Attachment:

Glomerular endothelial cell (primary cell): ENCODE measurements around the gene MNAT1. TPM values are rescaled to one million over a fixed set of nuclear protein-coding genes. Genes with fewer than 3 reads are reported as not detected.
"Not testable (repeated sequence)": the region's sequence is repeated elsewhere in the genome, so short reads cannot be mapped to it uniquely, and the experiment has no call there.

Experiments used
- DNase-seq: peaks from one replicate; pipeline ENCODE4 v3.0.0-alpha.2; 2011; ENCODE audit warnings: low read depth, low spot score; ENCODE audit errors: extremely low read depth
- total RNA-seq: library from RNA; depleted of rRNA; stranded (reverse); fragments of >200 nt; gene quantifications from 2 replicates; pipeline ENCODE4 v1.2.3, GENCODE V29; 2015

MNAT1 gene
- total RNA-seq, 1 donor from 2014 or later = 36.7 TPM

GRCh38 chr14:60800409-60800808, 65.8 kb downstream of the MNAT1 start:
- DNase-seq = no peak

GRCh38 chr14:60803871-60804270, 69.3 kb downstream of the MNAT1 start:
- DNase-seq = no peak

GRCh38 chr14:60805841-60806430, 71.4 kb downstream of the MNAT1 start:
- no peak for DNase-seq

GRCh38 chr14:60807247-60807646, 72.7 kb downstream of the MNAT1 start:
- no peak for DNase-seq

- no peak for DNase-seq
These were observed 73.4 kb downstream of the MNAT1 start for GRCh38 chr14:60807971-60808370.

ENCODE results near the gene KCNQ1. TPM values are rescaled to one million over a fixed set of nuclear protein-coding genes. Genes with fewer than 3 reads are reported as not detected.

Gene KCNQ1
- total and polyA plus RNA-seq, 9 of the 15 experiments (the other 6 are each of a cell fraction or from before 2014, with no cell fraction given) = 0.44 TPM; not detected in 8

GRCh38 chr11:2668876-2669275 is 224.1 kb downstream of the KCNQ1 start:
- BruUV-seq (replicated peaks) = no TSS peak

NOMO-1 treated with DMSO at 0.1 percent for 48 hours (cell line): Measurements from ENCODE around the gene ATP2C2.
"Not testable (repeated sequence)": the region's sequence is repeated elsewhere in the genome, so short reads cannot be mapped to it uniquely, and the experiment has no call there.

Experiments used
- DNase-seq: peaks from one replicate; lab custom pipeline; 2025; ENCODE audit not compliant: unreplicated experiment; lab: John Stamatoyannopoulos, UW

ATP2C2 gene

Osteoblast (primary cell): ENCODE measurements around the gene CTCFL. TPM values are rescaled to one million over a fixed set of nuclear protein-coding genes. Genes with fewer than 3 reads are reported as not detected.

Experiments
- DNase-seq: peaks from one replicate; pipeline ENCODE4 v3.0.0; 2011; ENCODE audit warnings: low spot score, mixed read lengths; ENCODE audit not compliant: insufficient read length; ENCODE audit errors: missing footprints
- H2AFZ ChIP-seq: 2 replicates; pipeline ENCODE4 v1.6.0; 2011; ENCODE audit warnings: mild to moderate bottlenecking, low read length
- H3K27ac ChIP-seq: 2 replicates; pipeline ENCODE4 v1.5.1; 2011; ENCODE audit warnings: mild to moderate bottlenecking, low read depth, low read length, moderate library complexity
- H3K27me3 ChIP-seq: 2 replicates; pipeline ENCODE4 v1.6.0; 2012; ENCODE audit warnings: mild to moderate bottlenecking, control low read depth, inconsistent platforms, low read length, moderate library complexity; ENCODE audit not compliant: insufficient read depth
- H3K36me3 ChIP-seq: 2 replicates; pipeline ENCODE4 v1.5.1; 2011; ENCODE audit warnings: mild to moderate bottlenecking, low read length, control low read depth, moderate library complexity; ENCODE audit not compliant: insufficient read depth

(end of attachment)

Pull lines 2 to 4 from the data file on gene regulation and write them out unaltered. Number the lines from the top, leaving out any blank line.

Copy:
"Not testable (repeated sequence)": the region's sequence is repeated elsewhere in the genome, so short reads cannot be mapped to it uniquely, and the experiment has no call there.

Experiments used
- DNase-seq: peaks from one replicate; pipeline ENCODE4 v3.0.0-alpha.2; 2011; ENCODE audit warnings: low read depth, low spot score; ENCODE audit errors: extremely low read depth